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Veach Slips Past Crimson Defensive Strategy

Princeton running back Jon Veach finishes the day with 205 yards rushing and 2 TDs

By Timothy J. Mcginn, Crimson Staff Writer

Harvard coach Tim Murphy’s defensive philosophy is to make the other team play “left-handed”—to shut down an opponent’s strength, which is almost always the running game, and to force passes the secondary can predict. Against Princeton, the Crimson defense knew what was coming, but until the first overtime possession, stopping it was a different matter altogether.

Harvard entered the game surrendering an average of 102.6 yards per game on the ground. Tiger running back Jon Veach had 111 by the half, en route to 205 total yards—a personal high and the sixth-best in Princeton history.

“Jon is a complete back,” said Princeton coach Roger Hughes. “He runs, he reads well, He’s a tough kid. He has great hands and he understands football…it’s not surprising to me that Jon Veach had this kind of day.”

It was Princeton’s featured back Branden Benson that the Crimson had worried about defending during mid-week practice, but Veach’s first drive established him as the man to watch.

After putting the Tigers inside Harvard territory by slicing through the defensive line for two 11-yard rushes in his first three carries, Veach took a handoff from quarterback Matt Verbit and blasted through an open hole at the line of scrimmage. Once on the other side, there was just daylight for the supposed second-stringer, as he outraced Crimson senior free safety Chris Raftery to the end zone for the 49-yard score.

“We knew they had two very good backs,” Murphy said. “But to be completely honest, they had featured the other kid [Benson] most of the time and we were under the impression that was who they were going to go with.”

Those misconceptions were swept away with that rush of early-game Princeton momentum, as was all Benson’s playing time.

The 73 rushing yards Veach gained on that opening drive were just the beginning of the most explosive offensive performance posted by a single player against the Crimson this season. Carrying the ball 34 times for 205 net yards and two touchdowns, Veach outrushed each of Harvard’s first five opponents by at least 38 yards.

With his offensive line creating huge gaps in the Crimson’s defensive front, Veach scampered from side to side with impunity, eight times rushing for at least 10 yards on a single carry.

“Our offensive line did a great job,” Veach said. “Sometimes the plays went where they were designed to go, and sometimes we took them in other directions. As long as the line keeps coming off the ball, we’ll be able to run the ball on anybody.”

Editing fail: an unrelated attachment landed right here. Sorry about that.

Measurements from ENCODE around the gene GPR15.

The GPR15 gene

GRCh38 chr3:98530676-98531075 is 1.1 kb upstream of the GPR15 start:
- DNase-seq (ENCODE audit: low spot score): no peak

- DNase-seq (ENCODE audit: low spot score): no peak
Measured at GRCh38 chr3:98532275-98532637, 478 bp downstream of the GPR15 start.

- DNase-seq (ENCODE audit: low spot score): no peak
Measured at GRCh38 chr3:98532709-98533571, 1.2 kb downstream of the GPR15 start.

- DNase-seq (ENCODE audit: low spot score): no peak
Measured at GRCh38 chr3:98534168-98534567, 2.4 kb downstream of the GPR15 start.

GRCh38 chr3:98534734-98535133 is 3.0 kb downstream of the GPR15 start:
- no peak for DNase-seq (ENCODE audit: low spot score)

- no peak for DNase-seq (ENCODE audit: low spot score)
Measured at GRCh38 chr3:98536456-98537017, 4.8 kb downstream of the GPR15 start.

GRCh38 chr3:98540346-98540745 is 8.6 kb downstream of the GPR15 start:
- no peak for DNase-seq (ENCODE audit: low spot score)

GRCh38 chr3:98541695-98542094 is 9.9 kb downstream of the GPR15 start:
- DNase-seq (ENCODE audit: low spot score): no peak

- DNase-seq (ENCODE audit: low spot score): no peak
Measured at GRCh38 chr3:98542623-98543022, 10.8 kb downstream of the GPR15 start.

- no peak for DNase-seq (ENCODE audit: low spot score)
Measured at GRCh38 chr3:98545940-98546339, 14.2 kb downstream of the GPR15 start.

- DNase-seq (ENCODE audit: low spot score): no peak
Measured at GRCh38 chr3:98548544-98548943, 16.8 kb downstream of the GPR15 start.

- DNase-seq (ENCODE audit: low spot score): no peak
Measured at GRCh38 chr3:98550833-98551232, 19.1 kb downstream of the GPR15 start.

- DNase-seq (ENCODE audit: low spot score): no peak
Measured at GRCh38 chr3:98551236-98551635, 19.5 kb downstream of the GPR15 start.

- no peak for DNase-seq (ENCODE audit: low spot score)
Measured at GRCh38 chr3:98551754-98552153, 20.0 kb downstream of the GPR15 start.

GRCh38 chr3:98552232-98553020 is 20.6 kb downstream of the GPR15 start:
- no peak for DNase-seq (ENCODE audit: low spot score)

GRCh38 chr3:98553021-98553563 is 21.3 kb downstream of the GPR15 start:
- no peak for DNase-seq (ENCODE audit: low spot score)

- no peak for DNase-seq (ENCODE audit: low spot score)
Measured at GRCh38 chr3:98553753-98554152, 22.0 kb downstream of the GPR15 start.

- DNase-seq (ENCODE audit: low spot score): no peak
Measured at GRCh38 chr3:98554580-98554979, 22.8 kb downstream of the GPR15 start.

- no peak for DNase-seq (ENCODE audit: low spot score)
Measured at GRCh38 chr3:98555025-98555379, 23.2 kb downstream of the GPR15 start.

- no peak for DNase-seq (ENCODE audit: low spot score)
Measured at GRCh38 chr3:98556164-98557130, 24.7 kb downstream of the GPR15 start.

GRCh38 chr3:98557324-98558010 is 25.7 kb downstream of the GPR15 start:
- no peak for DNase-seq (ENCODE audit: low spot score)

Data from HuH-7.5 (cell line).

But without Veach’s determination on the ground, that might not have been true.

At the Harvard five-yard line with 9:58 remaining in the fourth quarter and trailing by seven, Princeton once again turned to Veach, who did not disappoint.

Hitting the hole at full speed, Veach looked as though he would burst untouched into the end zone to pull within one, but a pair of Crimson defenders collapsed on him at the two-yard line, stopping his forward progress. The halt was only temporary as the 5’10 back, on the strength of a second and then a third effort, forced his way across the goal line, dragging the larger defenders along with him.

Usually, though, Veach just slipped behind them.

Sliding into open space created by an intense Harvard pass rush, Veach provided Verbit with a reliable safety valve when the pressure got to be too intense, as it frequently did.

On another occasion, he might have just taken a couple of passes thrown his way and picked up a few short gains. But this was Veach’s afternoon in the sun and the Crimson defense just couldn’t touch him.

Catching four passes for 46 yards and one touchdown, Veach wiggled his way through the Harvard secondary, his lateral motion in the open field baffling the weary and banged up Crimson cornerbacks.

His touchdown catch in the second quarter that extended Princeton’s lead to 14-6 should have just been a shovel pass for a three-yard gain. Instead, Veach slipped through a tackle and darted past two would-be pursuers for his second score on the day.

“It was absolutely part of our game plan,” Hughes said. “We felt that [getting] our running backs isolated on their linebackers was a key and that was a matchup we were trying to get all day.”

But fate would not allow the day to be Veach’s and in the end Princeton’s failure would be his.

With the game on the line in the first overtime, the Tigers turned to Veach. Finally, Harvard was ready.

As he took the first handoff of the first overtime possession and darted across the line, senior linebacker Juano Queen put him to the turf immediately after just a one-yard gain. Senior defensive end Brad Payne and junior linebacker Bobby Everett saw to it that Veach met the same end on the next rush.

Veach didn’t touch the ball again and, for Princeton, the game was already over.

—Staff writer Timothy J. McGinn can be reached at mcginn@fas.harvard.edu.

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